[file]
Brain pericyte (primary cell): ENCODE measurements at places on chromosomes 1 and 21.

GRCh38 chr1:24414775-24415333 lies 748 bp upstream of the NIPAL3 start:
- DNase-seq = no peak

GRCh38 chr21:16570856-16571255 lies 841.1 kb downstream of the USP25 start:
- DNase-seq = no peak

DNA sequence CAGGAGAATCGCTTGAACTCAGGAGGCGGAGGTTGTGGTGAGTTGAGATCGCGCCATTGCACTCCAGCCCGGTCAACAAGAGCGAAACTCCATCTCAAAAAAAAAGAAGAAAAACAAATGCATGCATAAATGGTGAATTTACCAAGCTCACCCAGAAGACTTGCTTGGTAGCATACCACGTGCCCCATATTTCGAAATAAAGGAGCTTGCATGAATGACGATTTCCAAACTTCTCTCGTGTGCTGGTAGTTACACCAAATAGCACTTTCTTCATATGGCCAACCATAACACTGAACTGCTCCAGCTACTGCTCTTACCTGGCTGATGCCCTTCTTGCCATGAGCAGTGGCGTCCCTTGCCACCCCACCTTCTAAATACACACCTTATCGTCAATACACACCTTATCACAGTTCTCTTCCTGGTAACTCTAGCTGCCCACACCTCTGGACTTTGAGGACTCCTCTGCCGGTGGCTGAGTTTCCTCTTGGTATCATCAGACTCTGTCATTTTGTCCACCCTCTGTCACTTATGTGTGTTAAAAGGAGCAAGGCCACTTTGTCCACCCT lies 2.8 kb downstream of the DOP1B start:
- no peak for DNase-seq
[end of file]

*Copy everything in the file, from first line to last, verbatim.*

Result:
Brain pericyte (primary cell): ENCODE measurements at places on chromosomes 1 and 21.

GRCh38 chr1:24414775-24415333 lies 748 bp upstream of the NIPAL3 start:
- DNase-seq = no peak

GRCh38 chr21:16570856-16571255 lies 841.1 kb downstream of the USP25 start:
- DNase-seq = no peak

DNA sequence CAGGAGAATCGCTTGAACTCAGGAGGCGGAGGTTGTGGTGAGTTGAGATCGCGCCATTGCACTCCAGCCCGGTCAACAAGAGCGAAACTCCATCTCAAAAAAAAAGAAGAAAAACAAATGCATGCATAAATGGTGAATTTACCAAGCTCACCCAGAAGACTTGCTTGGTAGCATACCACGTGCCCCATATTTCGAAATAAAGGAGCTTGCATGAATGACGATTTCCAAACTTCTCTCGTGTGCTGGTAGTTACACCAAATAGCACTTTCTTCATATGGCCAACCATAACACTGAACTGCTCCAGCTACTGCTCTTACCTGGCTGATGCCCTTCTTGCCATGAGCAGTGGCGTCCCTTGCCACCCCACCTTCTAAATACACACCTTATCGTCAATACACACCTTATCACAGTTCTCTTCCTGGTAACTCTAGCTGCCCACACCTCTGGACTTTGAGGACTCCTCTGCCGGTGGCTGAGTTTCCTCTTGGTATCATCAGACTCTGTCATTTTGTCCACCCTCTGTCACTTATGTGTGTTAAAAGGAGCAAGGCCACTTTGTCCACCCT lies 2.8 kb downstream of the DOP1B start:
- no peak for DNase-seq